Both companies have strong relationships with banks, hedge funds and processors that transact on the Chicago Board of Trade (CBOT) and the move positions OTCGH as a significant liquidity provider within agricultural products, according to OTCGH.
The announcement of centralised clearing for agricultural products on the Chicago Mercantile Exchange (CME) in March 2009 was one of the main drivers behind OTCGH's decision to move into these markets. "We expect to see in ags what we saw in natural gas when Nymex started clearing natural gas swaps and then options, which was an increase in efficiency and transparency which then created more volume and liquidity in the market," says Joe Kelly, president and chief operating officer of OTCGH. "As grains and beans both become centrally cleared, we will see whole OTC space becoming more liquid for traders and this was a significant factor behind our decision to enter this market."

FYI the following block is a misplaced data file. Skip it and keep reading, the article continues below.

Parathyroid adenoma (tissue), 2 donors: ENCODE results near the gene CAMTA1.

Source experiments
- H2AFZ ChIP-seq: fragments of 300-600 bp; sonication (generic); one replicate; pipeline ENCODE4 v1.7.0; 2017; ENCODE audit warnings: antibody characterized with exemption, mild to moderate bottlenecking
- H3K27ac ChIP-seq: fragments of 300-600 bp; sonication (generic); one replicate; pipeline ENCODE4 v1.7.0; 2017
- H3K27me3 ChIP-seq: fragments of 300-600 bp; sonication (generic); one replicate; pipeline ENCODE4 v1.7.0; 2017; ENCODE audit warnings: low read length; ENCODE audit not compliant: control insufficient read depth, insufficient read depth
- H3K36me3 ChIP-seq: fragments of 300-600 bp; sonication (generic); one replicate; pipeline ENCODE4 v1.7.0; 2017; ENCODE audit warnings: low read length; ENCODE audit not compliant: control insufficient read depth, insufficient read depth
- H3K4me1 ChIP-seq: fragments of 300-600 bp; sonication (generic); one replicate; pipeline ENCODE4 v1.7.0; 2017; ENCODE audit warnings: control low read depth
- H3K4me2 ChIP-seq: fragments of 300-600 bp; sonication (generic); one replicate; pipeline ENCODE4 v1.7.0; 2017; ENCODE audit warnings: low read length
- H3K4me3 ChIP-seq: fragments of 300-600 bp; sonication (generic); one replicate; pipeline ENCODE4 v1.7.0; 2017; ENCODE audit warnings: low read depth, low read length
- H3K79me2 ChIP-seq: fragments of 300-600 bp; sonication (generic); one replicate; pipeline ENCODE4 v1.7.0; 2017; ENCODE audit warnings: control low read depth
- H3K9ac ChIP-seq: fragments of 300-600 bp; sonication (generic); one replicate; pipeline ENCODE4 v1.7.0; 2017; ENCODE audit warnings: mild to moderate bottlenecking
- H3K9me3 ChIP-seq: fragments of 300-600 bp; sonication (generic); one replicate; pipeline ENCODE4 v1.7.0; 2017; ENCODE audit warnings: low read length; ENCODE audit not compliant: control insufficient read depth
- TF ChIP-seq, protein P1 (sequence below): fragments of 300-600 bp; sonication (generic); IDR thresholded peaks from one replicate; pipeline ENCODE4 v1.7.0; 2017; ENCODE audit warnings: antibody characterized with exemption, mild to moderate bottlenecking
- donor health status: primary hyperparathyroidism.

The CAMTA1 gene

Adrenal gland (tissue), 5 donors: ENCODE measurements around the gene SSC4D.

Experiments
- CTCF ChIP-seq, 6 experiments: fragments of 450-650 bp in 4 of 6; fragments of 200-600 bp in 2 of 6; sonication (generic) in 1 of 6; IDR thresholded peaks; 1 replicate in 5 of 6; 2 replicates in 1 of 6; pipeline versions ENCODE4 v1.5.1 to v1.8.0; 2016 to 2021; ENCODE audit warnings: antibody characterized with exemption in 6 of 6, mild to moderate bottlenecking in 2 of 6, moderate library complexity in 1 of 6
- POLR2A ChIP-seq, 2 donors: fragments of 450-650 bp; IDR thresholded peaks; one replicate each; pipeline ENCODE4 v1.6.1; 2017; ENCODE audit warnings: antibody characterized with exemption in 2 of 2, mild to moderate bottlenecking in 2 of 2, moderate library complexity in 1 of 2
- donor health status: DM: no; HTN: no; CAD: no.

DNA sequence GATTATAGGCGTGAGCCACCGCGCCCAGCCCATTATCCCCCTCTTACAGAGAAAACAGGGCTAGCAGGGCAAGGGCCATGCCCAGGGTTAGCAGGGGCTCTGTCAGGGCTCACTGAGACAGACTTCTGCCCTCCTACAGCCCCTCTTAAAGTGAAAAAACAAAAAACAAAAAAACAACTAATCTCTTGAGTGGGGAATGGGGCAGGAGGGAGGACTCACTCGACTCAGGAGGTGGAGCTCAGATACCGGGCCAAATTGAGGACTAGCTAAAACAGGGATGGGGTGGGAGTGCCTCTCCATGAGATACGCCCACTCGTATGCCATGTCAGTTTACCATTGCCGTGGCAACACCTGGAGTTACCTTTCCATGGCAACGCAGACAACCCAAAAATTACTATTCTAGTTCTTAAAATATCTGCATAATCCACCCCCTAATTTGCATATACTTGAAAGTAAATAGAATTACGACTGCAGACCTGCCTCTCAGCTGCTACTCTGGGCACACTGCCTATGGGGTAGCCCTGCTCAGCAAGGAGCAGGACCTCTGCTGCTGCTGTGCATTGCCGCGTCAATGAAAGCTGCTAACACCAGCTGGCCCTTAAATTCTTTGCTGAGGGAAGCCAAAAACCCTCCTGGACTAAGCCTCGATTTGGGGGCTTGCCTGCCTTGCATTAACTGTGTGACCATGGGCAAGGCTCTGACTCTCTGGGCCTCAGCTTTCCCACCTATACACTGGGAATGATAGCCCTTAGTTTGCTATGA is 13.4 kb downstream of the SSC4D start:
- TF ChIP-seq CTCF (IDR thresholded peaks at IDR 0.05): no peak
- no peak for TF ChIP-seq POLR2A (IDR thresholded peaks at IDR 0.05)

OTCGH's business model has been to gain market share and then aggregate liquidity on its platform EOXLive. It has already achieved this in natural gas and aims to eventually offer and support all of its products on EOXLive, including agricultural products Kelly says.
OTCGH is planning to expand to the UK and continental Europe by the end of 2009. Kelly says that London office space being finalised and the process for FSA approval is underway.
The week on Risk.net,October 14-20, 2016Receive this by email